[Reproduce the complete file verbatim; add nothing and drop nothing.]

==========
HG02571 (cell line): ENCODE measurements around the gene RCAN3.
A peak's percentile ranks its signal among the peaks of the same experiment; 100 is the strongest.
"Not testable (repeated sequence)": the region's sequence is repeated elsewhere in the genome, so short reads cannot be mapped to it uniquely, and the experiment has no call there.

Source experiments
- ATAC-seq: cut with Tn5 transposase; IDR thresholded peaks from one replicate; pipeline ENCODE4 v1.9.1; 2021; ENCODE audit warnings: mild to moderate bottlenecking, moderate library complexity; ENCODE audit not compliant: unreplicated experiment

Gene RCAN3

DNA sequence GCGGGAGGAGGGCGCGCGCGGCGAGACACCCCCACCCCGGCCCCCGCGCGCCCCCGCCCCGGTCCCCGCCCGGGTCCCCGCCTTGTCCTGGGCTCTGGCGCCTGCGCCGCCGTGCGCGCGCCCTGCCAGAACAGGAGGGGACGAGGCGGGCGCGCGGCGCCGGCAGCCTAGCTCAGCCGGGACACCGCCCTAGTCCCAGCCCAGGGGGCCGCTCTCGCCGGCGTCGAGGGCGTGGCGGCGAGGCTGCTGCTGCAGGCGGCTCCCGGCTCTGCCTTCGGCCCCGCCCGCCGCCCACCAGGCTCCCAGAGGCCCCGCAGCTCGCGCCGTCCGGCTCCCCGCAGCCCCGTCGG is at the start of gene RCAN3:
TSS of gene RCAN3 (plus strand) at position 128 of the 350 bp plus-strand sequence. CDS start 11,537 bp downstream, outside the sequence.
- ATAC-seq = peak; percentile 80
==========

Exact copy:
HG02571 (cell line): ENCODE measurements around the gene RCAN3.
A peak's percentile ranks its signal among the peaks of the same experiment; 100 is the strongest.
"Not testable (repeated sequence)": the region's sequence is repeated elsewhere in the genome, so short reads cannot be mapped to it uniquely, and the experiment has no call there.

Source experiments
- ATAC-seq: cut with Tn5 transposase; IDR thresholded peaks from one replicate; pipeline ENCODE4 v1.9.1; 2021; ENCODE audit warnings: mild to moderate bottlenecking, moderate library complexity; ENCODE audit not compliant: unreplicated experiment

Gene RCAN3

DNA sequence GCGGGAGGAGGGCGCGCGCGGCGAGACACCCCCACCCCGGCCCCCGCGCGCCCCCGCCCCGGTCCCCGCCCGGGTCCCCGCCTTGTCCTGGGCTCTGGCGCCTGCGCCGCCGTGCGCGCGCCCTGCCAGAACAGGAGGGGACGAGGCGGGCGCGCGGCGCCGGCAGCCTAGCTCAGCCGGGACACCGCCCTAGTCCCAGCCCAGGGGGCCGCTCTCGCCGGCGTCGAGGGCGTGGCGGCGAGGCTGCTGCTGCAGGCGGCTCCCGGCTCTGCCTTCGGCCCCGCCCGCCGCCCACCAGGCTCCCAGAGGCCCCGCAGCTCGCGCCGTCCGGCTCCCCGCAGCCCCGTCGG is at the start of gene RCAN3:
TSS of gene RCAN3 (plus strand) at position 128 of the 350 bp plus-strand sequence. CDS start 11,537 bp downstream, outside the sequence.
- ATAC-seq = peak; percentile 80